Coronavirus disease of 2019 (COVID-19), a novel coronavirus infection, is fast becoming the epidemic of the 21st century. Individuals with COVID-19 are at an increased risk of developing lower respiratory tract disorders, such as pneumonia, acute respiratory distress syndrome (ARDS), and even death (Ramanathan et al., 2020). To stop or slow the development of COVID-19-associated complications, new preventive or therapeutic options must be developed.
Recently, the use of vitamin D as a preventive/therapeutic intervention against COVID-19 infection has received much attention (Daneshkhah et al., 2020). A trial registered with ClinicalTrial.gov proposes to evaluate the role of vitamin D in hard endpoints related to COVID-19's deleterious consequences (NCT04334005). However, no published clinical trial is yet available for vitamin D administration in COVID-19 patients.
Vitamin D is well-known for its action on the respiratory system and its deficiency is linked to the progression of pneumonia (Wang et al., 2017; Zhou et al., 2019). It has been hypothesized that low levels of vitamin D could contribute to influenza virus infection (Beard et al., 2011). According to a recent meta-analysis of 25 trials (11,321 participants), based on a study of a variety of populations, the risk of acute respiratory tract infection was found to be decreased with vitamin D supplementation (Martineau et al., 2017). In addition, vitamin D, via its receptor (VDR), can be important for providing an effective innate immune response, particularly by increasing the production of cathelicidine (antimicrobial peptides) (Beard et al., 2011). Vitamin D also has beneficial effects on adaptive immunity by regulating B and T cells proliferation and function (Liu et al., 2006; Moise and Balescu-Arion, 2020). Finally, vitamin D has been established as a negative endocrine regulator of the renin angiotensin system (RAS) and a long-term vitamin D deficiency has been shown to up-regulate the RAS activity. RAS plays an important pathophysiological role in the etiology of major diseases, including lung injury induced by sepsis (Kong et al., 2013; Li, 2018). In contrast, some studies have suggested that vitamin D supplementation does not prevent the respiratory tract infection; it may even be harmful, especially in those who are not vitamin D deficient and/or those who receive bolus doses (Lehouck et al., 2012; Manaseki-Holland et al., 2012; Remmelts et al., 2013). For instance, three independent case-control studies of more than 130,000 participants, mostly older individuals, have shown that vitamin D supplementation does not change or may even increase the risk of developing pneumonia (Remmelts et al., 2013). COVID-19 binds with their target cells through angiotensin-converting enzyme 2 (ACE2), which is expressed in various tissues and cell types, including pulmonary alveolar epithelial cells, small intestinal enterocytes, renal tubular cells and endothelial cells of blood vessels (Fang et al., 2020; Sun et al., 2020). Consequently, the up-regulation of ACE2 can facilitate the infection with COVID-19. Xu et al. have suggested that the expression of ACE2 is substantially increased in the rat model of acute lung injury, which is treated with calcitriol in a concentration-dependent manner (Xu et al., 2017). Vitamin D also suppresses tumor necrosis factor alpha converting enzyme (TACE) (Dusso et al., 2010), which is involved in the proteolytic cleavage and the degradation of ACE2 (Pedersen et al., 2015; Suh et al., 2020). If these data could be confirmed, vitamin D, especially in those who also use other ACE2-inducing drugs such as ACE inhibitors, angiotensin II type-I receptor blockers (ARBs), thiazolidinediones and ibuprofen (Fang et al., 2020), may increase the risk of developing severe and fatal COVID-19 infection by the up-regulation of ACE2. These data, therefore, cast doubt on the beneficial effects of vitamin D for the prevention and treatment of respiratory tract infections, including COVID-19.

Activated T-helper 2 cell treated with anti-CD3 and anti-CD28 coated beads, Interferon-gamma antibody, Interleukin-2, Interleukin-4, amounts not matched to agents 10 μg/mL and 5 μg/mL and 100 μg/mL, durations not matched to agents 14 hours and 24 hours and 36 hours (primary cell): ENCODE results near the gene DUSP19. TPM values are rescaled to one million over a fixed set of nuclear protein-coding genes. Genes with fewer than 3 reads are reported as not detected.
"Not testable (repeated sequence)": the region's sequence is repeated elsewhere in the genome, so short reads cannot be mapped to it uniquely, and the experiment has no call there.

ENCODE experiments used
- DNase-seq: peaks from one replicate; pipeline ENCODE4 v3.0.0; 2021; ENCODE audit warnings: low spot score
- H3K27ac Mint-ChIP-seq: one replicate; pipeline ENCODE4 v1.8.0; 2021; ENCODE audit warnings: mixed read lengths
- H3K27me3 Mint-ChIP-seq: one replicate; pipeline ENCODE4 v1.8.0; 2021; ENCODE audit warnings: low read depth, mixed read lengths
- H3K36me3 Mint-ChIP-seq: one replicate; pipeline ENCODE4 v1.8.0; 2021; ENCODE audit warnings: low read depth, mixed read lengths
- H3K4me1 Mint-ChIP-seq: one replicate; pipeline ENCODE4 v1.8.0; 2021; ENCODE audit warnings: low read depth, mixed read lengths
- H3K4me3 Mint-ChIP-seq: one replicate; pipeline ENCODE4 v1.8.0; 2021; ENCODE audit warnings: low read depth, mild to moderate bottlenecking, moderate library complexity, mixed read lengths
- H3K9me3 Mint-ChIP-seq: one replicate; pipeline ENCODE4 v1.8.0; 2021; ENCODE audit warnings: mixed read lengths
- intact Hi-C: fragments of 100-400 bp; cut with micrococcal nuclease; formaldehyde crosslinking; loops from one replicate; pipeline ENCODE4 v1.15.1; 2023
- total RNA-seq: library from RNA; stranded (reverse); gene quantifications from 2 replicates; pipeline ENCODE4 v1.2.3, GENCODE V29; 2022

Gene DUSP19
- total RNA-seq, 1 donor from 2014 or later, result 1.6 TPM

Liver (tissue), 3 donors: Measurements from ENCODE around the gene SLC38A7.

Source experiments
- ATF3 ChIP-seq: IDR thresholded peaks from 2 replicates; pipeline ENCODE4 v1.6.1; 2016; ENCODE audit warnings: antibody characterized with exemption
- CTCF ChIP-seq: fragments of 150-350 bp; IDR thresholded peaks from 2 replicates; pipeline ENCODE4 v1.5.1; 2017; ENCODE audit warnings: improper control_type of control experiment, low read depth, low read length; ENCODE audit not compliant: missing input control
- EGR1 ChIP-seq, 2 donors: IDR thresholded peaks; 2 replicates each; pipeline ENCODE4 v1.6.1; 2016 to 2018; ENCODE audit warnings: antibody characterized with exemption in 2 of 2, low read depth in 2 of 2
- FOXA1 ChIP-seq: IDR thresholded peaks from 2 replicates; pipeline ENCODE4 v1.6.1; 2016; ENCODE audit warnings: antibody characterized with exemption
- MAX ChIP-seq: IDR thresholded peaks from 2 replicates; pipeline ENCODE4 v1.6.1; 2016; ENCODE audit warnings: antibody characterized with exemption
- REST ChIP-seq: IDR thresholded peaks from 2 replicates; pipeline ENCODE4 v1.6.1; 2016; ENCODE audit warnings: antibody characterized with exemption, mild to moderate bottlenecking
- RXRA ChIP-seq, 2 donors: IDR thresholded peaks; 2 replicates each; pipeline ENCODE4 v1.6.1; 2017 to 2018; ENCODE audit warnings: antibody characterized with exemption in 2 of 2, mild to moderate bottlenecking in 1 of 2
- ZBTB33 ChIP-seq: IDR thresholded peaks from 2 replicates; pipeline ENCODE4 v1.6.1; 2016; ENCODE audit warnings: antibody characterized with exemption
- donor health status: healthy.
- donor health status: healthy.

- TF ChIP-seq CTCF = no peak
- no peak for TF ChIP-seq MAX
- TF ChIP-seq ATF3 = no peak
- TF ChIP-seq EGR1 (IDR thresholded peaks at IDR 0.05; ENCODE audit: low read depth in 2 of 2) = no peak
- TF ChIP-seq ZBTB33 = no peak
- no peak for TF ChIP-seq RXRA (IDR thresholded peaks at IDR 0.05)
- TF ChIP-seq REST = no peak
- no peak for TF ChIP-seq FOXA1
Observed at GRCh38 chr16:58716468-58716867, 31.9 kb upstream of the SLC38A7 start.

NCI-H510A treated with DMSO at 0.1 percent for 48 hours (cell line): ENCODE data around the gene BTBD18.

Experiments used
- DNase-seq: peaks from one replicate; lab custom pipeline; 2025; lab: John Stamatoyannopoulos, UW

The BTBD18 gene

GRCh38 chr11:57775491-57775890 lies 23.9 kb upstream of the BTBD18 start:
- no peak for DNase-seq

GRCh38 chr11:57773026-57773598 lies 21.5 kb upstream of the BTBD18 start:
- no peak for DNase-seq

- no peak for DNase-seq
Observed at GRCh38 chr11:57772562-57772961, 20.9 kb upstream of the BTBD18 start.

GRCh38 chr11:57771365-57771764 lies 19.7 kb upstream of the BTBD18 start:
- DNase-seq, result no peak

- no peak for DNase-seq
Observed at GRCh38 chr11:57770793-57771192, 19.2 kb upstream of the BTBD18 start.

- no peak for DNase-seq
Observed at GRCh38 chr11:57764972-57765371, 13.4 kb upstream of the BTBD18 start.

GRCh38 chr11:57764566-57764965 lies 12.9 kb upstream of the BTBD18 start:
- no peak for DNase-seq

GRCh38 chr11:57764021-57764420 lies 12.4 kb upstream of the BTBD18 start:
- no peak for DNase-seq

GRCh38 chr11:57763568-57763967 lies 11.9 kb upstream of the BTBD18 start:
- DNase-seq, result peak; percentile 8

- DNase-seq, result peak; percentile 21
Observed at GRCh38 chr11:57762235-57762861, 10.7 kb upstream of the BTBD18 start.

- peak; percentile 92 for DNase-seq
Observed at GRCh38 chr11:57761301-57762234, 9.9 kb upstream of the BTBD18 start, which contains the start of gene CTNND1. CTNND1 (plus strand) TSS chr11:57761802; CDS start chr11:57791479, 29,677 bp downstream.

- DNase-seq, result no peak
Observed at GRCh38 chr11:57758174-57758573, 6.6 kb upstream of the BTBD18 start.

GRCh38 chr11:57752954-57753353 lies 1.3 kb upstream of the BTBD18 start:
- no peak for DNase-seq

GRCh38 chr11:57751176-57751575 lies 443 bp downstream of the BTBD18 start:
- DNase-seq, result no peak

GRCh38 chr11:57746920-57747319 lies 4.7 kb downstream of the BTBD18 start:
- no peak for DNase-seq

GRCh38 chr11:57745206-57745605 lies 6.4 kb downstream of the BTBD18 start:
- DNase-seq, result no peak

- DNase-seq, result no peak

To summarize, first, the review of literature on the beneficial effects of vitamin D against COVID-19 infection leads to some doubts and controversies; therefore, well-designed clinical trials are needed to assess the potential risk-benefit of vitamin D supplementation for the prevention and/or treatment of COVID-19 infection. Second, although appropriate vitamin D doses may show some benefits in reducing the respiratory tract infections, higher doses may be harmful. Third, limited information is available on the in vitro and in vivo vitamin D-mediated ACE2 (a functional receptor for COVID-19 infection) metabolism and its interactions with other ACE2-inducing drugs. Finally, until further data regarding the efficacy of vitamin D on the COVID-19 infection is available, clinicians should exercise caution in the overuse of vitamin D, especially in the elderly patients who also use other drugs which may alter ACE2 expression. Until further studies can fill these gaps, the single daily dose of 800-1000 IU vitamin D may be sufficient to meet the needs of most of the population.
None of the authors have any conflicts of interest or financial ties to disclose.
[*] Corresponding Author:
Sayed Mahmoud Sajjadi-Jazi, Endocrinology and Metabolism Research Institute (EMRI), Tehran University of Medical Sciences, Tehran, Iran, 5th floor, Shariati Hospital, North Kargar Avenue, Tehran, 1411413137, Iran; Tel.: +9821-88220038, Fax: +9821-88220037, eMail: firstname.lastname@example.org, email@example.com